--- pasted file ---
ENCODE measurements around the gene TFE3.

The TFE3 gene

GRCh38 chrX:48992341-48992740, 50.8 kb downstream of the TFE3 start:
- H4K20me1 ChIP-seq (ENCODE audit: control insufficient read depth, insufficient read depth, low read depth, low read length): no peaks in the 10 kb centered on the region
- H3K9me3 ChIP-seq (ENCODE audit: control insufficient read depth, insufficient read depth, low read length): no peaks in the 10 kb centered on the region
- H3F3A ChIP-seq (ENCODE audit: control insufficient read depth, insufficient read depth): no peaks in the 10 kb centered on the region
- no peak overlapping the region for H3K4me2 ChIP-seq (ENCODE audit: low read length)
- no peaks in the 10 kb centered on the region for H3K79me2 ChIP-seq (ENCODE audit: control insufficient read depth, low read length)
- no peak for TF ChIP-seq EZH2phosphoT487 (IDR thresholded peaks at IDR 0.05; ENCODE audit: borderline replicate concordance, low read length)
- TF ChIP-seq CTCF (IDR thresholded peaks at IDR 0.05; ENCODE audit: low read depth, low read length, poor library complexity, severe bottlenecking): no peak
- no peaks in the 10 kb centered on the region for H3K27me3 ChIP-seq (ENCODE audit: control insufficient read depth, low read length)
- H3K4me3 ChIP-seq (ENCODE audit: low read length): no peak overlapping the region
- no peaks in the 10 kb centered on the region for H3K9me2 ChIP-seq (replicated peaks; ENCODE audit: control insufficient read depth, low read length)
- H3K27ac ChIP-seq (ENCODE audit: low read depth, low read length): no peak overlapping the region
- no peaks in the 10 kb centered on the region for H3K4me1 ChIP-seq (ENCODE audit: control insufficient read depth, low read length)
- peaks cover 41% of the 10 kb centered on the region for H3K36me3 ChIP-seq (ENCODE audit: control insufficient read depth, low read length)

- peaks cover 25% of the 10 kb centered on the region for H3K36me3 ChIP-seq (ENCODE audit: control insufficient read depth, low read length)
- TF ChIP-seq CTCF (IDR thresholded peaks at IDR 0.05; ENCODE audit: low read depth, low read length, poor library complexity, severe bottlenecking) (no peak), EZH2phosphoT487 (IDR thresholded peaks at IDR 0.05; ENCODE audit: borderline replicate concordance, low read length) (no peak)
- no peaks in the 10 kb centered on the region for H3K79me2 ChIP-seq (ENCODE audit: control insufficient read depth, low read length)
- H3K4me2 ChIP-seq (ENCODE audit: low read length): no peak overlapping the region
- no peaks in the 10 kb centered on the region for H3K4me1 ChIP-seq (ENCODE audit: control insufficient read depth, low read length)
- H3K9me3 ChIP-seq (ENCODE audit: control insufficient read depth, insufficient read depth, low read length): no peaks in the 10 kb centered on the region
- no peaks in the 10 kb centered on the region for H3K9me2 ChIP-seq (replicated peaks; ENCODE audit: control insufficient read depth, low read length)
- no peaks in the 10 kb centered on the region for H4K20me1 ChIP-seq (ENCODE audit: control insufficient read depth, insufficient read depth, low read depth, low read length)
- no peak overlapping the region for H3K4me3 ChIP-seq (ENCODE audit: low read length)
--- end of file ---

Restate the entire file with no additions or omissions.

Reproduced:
ENCODE measurements around the gene TFE3.

The TFE3 gene

GRCh38 chrX:48992341-48992740, 50.8 kb downstream of the TFE3 start:
- H4K20me1 ChIP-seq (ENCODE audit: control insufficient read depth, insufficient read depth, low read depth, low read length): no peaks in the 10 kb centered on the region
- H3K9me3 ChIP-seq (ENCODE audit: control insufficient read depth, insufficient read depth, low read length): no peaks in the 10 kb centered on the region
- H3F3A ChIP-seq (ENCODE audit: control insufficient read depth, insufficient read depth): no peaks in the 10 kb centered on the region
- no peak overlapping the region for H3K4me2 ChIP-seq (ENCODE audit: low read length)
- no peaks in the 10 kb centered on the region for H3K79me2 ChIP-seq (ENCODE audit: control insufficient read depth, low read length)
- no peak for TF ChIP-seq EZH2phosphoT487 (IDR thresholded peaks at IDR 0.05; ENCODE audit: borderline replicate concordance, low read length)
- TF ChIP-seq CTCF (IDR thresholded peaks at IDR 0.05; ENCODE audit: low read depth, low read length, poor library complexity, severe bottlenecking): no peak
- no peaks in the 10 kb centered on the region for H3K27me3 ChIP-seq (ENCODE audit: control insufficient read depth, low read length)
- H3K4me3 ChIP-seq (ENCODE audit: low read length): no peak overlapping the region
- no peaks in the 10 kb centered on the region for H3K9me2 ChIP-seq (replicated peaks; ENCODE audit: control insufficient read depth, low read length)
- H3K27ac ChIP-seq (ENCODE audit: low read depth, low read length): no peak overlapping the region
- no peaks in the 10 kb centered on the region for H3K4me1 ChIP-seq (ENCODE audit: control insufficient read depth, low read length)
- peaks cover 41% of the 10 kb centered on the region for H3K36me3 ChIP-seq (ENCODE audit: control insufficient read depth, low read length)

- peaks cover 25% of the 10 kb centered on the region for H3K36me3 ChIP-seq (ENCODE audit: control insufficient read depth, low read length)
- TF ChIP-seq CTCF (IDR thresholded peaks at IDR 0.05; ENCODE audit: low read depth, low read length, poor library complexity, severe bottlenecking) (no peak), EZH2phosphoT487 (IDR thresholded peaks at IDR 0.05; ENCODE audit: borderline replicate concordance, low read length) (no peak)
- no peaks in the 10 kb centered on the region for H3K79me2 ChIP-seq (ENCODE audit: control insufficient read depth, low read length)
- H3K4me2 ChIP-seq (ENCODE audit: low read length): no peak overlapping the region
- no peaks in the 10 kb centered on the region for H3K4me1 ChIP-seq (ENCODE audit: control insufficient read depth, low read length)
- H3K9me3 ChIP-seq (ENCODE audit: control insufficient read depth, insufficient read depth, low read length): no peaks in the 10 kb centered on the region
- no peaks in the 10 kb centered on the region for H3K9me2 ChIP-seq (replicated peaks; ENCODE audit: control insufficient read depth, low read length)
- no peaks in the 10 kb centered on the region for H4K20me1 ChIP-seq (ENCODE audit: control insufficient read depth, insufficient read depth, low read depth, low read length)
- no peak overlapping the region for H3K4me3 ChIP-seq (ENCODE audit: low read length)